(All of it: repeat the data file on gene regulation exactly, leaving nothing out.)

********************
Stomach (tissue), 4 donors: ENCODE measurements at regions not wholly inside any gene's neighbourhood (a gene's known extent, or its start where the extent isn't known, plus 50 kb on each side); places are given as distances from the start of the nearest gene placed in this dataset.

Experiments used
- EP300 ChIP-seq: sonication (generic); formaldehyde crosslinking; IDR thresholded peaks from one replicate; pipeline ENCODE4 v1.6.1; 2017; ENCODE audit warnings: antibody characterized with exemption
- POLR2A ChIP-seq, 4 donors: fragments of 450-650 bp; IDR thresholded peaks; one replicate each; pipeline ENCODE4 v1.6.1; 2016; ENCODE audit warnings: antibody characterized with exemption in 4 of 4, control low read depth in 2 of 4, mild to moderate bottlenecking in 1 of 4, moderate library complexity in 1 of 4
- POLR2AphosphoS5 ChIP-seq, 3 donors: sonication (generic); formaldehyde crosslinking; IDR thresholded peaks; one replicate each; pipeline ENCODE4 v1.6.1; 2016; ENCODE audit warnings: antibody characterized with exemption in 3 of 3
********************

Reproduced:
Stomach (tissue), 4 donors: ENCODE measurements at regions not wholly inside any gene's neighbourhood (a gene's known extent, or its start where the extent isn't known, plus 50 kb on each side); places are given as distances from the start of the nearest gene placed in this dataset.

Experiments used
- EP300 ChIP-seq: sonication (generic); formaldehyde crosslinking; IDR thresholded peaks from one replicate; pipeline ENCODE4 v1.6.1; 2017; ENCODE audit warnings: antibody characterized with exemption
- POLR2A ChIP-seq, 4 donors: fragments of 450-650 bp; IDR thresholded peaks; one replicate each; pipeline ENCODE4 v1.6.1; 2016; ENCODE audit warnings: antibody characterized with exemption in 4 of 4, control low read depth in 2 of 4, mild to moderate bottlenecking in 1 of 4, moderate library complexity in 1 of 4
- POLR2AphosphoS5 ChIP-seq, 3 donors: sonication (generic); formaldehyde crosslinking; IDR thresholded peaks; one replicate each; pipeline ENCODE4 v1.6.1; 2016; ENCODE audit warnings: antibody characterized with exemption in 3 of 3